ADVANCE REVIEW! Conan the Barbarian #1 will go on sale Wednesday, February 8, 2012.
Full discosure: I know very little about Conan the Barbarian. I read/edit Zack Davisson's reviews of the various Dark Horse releases on this very website and I've seen the (pretty dope) John Milius/Oliver Stone adaptation starring Ah-Nuld (I keep forgetting there's a sequel). Otherwise, the depth of my knowledge goes about as far as knowing that he's a naked guy with a cape and a sword who kills a lot of bros and Frank Frazetta draws him really fucking well.
Conan the Barbarian #1 promises an accessible jumping-on point for curious readers who only know What is best in life. Our guides for this excursion are Brian Wood and Becky Cloonan, both of whom surely have better things to do than work on licensed characters, but the fact that they are working with licensed characters is what makes it all the more intriguing. As someone who follows creators more than characters, I'm totally willing to follow Wood and Cloonan down this unfamiliar road.
This opening issue, adapting the Robert E. Howard story "Queen of the Black Coast" follows Conan as he hitches a ride on an unwilling (at first) merchant ship, learns of a witchy pirate queen known as Bêlit terrorizing the seas and promptly decides that he needs to fuck/murder said pirate queen. Brian Wood's script plays it straight and irony free while feeling comfortably modern, a treatment that a hardcore fan would pseudo-haughtily refer to as "respectful." You still kind of have to be willing to play along with the fantasy tropes — this is still a world where men offer their swords and their lives to people they've just befriended — but nothing about the story as Wood's played it feels distant or obscured to a newbie like me. By contrast, I also read through the first issue of The Phoenix on the Sword and, while a perfectly enjoyable read, it was clear Tim Truman was writing a thing he'd been writing for years for people who have been playing along at home.
The general perception of barbarian fantasy characters is that of the violent dimwit (chalk it up to pop cultural runoff), but Wood and Cloonan immediately cast Conan as a character a reader would want to follow. As our hero delivers — seemingly to the reader — a wry grin as he escapes the authorities, we immediately know he's charismatic enough to threaten the single-handed slaughter of an entire ship's crew only to win them over later with drunken stories. Which he totally does. A huge part of that appeal comes from Cloonan, who renders the Cimmerian as a realistically muscled human being with an identifiable range of expressions rather than a blood-flecked mesomorph with a permanent scowl. Which isn't to say that Conan necessarily needs to be drawn in earthly terms; more that Cloonan's typical renditions of the human body put Conan in terms I can appreciate.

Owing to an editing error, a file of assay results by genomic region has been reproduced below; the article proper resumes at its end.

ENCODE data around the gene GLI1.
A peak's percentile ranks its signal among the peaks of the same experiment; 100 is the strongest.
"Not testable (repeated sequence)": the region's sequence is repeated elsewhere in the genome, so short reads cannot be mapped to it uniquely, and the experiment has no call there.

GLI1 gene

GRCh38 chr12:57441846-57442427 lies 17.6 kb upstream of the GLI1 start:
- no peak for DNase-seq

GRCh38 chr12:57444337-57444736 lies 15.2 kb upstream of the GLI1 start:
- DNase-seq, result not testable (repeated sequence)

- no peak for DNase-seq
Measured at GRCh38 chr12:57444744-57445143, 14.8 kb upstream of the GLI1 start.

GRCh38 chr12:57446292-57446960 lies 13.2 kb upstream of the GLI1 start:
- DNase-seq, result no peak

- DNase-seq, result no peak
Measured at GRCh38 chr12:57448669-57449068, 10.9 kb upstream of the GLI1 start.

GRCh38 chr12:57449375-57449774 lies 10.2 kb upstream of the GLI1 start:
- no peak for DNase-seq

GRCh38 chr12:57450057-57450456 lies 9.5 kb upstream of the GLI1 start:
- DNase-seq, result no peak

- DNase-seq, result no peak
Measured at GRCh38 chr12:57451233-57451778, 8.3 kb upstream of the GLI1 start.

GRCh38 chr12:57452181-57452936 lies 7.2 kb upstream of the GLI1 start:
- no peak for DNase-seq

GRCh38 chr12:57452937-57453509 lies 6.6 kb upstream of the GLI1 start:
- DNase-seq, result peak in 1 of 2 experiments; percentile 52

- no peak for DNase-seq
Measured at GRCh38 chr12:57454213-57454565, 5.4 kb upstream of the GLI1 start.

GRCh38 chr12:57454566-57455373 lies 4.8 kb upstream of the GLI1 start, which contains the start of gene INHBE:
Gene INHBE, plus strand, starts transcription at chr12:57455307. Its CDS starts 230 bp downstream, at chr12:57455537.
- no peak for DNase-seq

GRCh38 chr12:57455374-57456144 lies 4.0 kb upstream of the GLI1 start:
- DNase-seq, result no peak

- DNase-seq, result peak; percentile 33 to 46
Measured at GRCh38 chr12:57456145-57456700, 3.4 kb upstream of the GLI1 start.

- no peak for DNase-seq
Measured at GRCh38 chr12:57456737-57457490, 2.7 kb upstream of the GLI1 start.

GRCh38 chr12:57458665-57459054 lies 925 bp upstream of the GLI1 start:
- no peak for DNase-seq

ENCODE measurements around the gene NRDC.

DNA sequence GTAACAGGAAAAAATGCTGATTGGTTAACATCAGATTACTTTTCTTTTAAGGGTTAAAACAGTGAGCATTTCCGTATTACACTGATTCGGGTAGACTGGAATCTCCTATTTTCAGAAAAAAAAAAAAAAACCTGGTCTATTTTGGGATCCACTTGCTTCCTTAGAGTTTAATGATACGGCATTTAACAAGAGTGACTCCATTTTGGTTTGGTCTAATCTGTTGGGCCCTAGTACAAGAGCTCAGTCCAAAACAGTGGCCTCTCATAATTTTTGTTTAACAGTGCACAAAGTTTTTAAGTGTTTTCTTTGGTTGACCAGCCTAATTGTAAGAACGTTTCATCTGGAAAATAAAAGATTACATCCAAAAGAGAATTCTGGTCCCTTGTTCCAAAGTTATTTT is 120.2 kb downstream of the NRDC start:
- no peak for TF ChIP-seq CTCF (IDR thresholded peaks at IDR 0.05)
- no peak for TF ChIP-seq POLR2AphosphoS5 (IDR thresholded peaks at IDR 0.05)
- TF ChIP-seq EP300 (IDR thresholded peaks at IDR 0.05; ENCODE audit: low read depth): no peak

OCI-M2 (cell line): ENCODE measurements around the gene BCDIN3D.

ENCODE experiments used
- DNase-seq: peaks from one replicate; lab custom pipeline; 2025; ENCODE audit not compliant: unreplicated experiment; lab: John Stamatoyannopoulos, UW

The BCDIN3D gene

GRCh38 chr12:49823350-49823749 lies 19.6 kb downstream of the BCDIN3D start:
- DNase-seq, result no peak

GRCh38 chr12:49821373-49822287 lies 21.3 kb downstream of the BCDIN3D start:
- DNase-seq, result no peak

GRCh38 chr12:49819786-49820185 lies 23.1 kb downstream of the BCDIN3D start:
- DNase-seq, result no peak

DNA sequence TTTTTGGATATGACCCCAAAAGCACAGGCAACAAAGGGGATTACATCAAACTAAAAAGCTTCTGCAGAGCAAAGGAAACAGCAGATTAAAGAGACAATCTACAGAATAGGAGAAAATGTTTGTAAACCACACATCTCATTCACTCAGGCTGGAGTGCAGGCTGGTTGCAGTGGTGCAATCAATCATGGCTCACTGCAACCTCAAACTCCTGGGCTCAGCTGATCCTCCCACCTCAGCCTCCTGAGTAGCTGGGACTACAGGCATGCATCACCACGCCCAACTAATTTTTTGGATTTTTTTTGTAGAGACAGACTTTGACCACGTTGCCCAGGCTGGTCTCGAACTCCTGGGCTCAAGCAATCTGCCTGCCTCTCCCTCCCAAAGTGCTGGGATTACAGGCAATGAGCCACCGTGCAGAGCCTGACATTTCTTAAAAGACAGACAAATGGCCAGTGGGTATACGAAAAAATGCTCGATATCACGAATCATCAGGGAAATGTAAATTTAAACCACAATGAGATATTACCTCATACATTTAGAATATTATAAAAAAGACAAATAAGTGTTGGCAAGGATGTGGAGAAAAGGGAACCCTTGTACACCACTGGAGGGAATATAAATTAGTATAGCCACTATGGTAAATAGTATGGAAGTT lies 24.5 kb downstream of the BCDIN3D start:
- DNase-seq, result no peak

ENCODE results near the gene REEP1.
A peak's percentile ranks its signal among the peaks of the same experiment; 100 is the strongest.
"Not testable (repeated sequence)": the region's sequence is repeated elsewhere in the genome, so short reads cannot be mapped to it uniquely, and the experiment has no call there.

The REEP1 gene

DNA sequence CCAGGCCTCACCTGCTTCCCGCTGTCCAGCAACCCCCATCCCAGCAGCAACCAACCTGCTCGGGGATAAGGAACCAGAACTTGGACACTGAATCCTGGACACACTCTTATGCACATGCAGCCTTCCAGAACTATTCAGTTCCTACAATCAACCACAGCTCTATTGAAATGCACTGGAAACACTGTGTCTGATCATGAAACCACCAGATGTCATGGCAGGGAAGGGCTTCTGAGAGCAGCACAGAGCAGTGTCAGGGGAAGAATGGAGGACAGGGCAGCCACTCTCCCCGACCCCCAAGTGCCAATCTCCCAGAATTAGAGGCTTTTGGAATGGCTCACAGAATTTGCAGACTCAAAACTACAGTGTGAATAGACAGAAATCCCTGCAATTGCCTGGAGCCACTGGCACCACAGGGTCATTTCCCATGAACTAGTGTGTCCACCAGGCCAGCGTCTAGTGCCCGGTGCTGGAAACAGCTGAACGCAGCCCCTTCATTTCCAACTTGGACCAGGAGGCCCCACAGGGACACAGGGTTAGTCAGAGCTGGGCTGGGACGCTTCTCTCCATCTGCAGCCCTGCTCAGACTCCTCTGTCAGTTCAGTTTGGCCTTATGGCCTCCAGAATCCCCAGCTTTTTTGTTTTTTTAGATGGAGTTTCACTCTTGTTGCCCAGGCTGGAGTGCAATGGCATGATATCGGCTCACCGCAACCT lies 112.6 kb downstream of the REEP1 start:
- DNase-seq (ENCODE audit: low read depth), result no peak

Becky Cloonan is one of my favorite artists — not only is her art amazingly consistent and expressive and energetic and irresistible to look at, but it exudes a passion for the medium that rivals any high-profile "superstar" working today. In Conan #1, there's an overwhelming sense that she's putting her all into her renditions, not just drawing awesome shit but interesting looking awesome shit that doesn't skimp out on subtle but vital details. When Conan threatens the ship captain with a sword, it's not just a sword — it's a dented, banged up thing, indicating a blade that's been a long-term partner. It's possible Robert E. Howard included that detail in his original story and Brian Wood wrote that into the script, but it's Becky Cloonan who's tasked with making it work on the page — a sword to match its well-traveled, stubbly companion.
Cloonan's greatest achievement in this issue is with the aforementioned pirate queen, Bêlit, illustrated as alluringly exotic and obligatorily scantily clad, of course, but the creepiness is what makes her so exciting to watch. Typically you see a beautiful, nearly naked woman in a comic and know that whatever bro drew her wanted to make something he could fap to, but with Bêlit you can see intent in the confluence of lines that created her. By which I mean that Cloonan isn't drawing to titillate, but for affect. She's supposed to be attractive, yes, but once you get to close you realize that she's fucking frightening, and Cloonan nails the creepy, otherworldly mood of that pages as a contrast to the sun-kissed warmth of the other scenes. That mood, of course, is bolstered by Dave Stewart on colors, knocking the book out of the park with work that can only be described as Dave Stewart-levels of great.
Granted, I was pretty inclined to enjoy Conan the Barbarian from the get-go based on talent alone. I thought it was cool the first time around, but repeat readings have made me incredibly excited — not just to see what happens next in this fun, charming, thrilling adventure, but also to venture outside the comfort zone created by Wood and Cloonan. Even though I know it won't be quite the same.
Want to see what a hardcore Conan fan thought of Conan the Barbarian #1? Check out Zack Davisson's review!
Danny Djeljosevic is a comic book creator, award-winning filmmaker (assuming you have absolutely no follow-up questions), film/music critic for Spectrum Culture and Co-Managing Editor of Comics Bulletin. Follow him on Twitter at @djeljosevic or find him somewhere in San Diego, often wearing a hat. Read his comic, "Sgt. Death and his Metachromatic Men," over at Champion City Comics and check out his other comics at his Tumblr, Sequential Fuckery. His webcomic The Ghost Engine (drawn by Eric Zawadzski) will debut in Spring 2012.